I appreciate the comments. As a group we haven't gamed together for a long time and even then it PBEM for a quite a while. This will take some adjusting as it is and the last thing I want to us to get frustrated by is technology. 

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What you are looking for to me seems to be Toll30.net for Msp, Token, Fog-of-War, Character sheets as simple PDF, or JPEG display, handouts and yes, maybe there is a Hero Dice roller, but for voice , video(in necessary), and also a dice rolling bot, you use Discord. The native Roll20.net voice is suboptimal.

 

That being said, the TTS Hero mod has been radically simplified, and will be entering beta in a week or two. 

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1 hour ago, Scott Ruggels said:

What you are looking for to me seems to be Toll30.net for Msp, Token, Fog-of-War, Character sheets as simple PDF, or JPEG display, handouts and yes, maybe there is a Hero Dice roller, but for voice , video(in necessary), and also a dice rolling bot, you use Discord. The native Roll20.net voice is suboptimal.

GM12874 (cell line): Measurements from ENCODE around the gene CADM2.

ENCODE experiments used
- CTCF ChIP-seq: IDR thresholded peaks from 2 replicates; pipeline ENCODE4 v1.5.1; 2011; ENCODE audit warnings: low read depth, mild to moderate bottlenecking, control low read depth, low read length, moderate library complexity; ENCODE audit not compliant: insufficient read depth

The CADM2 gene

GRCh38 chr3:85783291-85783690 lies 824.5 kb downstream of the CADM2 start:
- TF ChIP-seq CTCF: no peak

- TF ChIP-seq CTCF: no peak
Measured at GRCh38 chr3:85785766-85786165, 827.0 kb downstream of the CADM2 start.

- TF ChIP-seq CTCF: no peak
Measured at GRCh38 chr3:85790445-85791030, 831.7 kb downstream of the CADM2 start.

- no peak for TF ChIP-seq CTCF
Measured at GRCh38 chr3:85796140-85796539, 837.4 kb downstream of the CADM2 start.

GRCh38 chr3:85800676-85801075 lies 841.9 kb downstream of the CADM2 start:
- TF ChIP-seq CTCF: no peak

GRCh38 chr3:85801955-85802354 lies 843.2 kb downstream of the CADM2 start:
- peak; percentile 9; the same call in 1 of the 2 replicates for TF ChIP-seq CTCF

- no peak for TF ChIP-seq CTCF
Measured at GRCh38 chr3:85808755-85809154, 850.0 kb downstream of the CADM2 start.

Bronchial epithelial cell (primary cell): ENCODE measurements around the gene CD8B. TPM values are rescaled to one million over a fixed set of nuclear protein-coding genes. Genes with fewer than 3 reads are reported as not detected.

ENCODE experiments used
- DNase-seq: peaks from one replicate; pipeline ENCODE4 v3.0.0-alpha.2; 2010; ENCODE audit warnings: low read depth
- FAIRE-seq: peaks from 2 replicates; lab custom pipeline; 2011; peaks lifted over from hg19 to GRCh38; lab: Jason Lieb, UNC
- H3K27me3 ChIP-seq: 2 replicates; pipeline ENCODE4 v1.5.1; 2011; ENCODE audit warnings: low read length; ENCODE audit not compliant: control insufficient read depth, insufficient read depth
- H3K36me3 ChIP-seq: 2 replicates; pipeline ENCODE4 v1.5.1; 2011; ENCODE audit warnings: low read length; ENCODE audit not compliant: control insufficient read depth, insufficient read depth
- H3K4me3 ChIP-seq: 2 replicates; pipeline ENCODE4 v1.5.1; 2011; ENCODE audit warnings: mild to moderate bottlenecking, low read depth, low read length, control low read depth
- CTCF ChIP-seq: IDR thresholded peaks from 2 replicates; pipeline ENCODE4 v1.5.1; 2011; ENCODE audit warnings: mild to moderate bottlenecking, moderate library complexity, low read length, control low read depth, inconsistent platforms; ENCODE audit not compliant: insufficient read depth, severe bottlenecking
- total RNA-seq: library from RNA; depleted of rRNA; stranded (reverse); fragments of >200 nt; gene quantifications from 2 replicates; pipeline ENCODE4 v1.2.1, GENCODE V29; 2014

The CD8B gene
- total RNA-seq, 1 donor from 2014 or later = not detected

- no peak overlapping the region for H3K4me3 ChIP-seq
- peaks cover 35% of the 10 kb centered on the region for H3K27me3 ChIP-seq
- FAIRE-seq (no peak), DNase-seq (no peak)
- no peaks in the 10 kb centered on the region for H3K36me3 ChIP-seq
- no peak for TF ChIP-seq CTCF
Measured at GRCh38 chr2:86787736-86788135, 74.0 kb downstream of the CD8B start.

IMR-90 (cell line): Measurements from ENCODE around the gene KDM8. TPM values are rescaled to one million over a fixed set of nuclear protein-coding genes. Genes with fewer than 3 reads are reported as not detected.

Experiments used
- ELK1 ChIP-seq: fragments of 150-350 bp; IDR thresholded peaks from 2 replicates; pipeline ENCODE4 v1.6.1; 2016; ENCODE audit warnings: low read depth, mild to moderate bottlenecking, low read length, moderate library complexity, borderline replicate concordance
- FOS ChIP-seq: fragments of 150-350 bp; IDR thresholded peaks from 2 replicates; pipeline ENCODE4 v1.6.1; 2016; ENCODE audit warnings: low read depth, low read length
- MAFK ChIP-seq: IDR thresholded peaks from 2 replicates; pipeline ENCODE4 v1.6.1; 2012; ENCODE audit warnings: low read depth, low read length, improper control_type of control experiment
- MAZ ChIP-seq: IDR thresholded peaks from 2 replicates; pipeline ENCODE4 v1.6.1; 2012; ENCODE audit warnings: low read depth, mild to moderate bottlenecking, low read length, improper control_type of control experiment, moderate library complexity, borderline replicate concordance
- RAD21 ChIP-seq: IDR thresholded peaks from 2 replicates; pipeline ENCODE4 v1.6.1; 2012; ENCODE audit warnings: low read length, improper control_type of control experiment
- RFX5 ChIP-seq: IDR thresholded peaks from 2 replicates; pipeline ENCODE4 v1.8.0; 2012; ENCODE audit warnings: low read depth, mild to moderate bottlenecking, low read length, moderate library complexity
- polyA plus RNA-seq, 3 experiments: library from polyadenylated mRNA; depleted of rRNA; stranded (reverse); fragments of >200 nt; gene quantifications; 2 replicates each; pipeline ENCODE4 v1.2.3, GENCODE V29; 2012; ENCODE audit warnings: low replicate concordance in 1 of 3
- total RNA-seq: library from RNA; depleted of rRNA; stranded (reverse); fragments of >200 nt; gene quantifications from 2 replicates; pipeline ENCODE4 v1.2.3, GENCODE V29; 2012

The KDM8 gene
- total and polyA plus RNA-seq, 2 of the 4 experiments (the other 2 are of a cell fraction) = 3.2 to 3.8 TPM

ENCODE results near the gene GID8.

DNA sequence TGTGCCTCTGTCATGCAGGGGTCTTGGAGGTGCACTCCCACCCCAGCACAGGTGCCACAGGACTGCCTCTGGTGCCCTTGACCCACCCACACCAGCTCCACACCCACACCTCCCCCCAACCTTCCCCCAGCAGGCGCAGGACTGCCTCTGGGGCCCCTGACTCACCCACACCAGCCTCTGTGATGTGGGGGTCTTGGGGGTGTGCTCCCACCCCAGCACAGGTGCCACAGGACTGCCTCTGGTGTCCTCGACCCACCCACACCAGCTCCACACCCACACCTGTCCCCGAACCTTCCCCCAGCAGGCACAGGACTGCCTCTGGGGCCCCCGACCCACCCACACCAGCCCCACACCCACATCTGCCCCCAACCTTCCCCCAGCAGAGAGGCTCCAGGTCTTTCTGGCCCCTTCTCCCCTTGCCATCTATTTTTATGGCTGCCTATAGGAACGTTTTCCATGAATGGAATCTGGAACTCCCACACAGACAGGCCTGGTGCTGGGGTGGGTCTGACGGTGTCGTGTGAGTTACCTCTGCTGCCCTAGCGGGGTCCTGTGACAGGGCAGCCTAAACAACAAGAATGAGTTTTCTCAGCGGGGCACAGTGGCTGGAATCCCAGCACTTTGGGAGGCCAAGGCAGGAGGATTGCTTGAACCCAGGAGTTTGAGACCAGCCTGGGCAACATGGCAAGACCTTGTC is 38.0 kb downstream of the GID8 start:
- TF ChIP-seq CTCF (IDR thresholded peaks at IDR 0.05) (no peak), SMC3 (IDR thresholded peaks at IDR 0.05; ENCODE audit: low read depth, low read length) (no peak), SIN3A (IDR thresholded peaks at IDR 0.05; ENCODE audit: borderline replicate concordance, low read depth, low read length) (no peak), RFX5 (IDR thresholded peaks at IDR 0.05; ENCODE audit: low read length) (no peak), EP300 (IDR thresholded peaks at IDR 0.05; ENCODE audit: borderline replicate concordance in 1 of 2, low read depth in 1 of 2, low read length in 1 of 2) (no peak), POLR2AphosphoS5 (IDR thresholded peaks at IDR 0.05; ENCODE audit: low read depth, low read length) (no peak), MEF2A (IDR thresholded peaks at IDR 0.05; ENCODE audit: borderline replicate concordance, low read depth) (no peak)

That being said, the TTS Hero mod has been radically simplified, and will be entering beta in a week or two. 

 

Thank you very much for the reply, added confidence for me that Roll 20 is a good option. I've read in other threads on here about the voice/video issues, one reason prompting me to post this in the first place, so I figured I'd use Zoom. I haven't looked into Discord, although I've heard my youngest mention it before. 

 

I've looked at TTS (and should really watch the video I saw on YouTube about the Hero mod) and I am admittedly looking at it a little sideways - I want to simulate a tabletop game but I don't need to simulate an actual visual tabletop. LOL. I'm not being judgmental when I say that, its just quirky to me. I will look into it further. I did look at other threads before posting this and it seems there are a lot of folks on here using it. 

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1 hour ago, Crossfire said: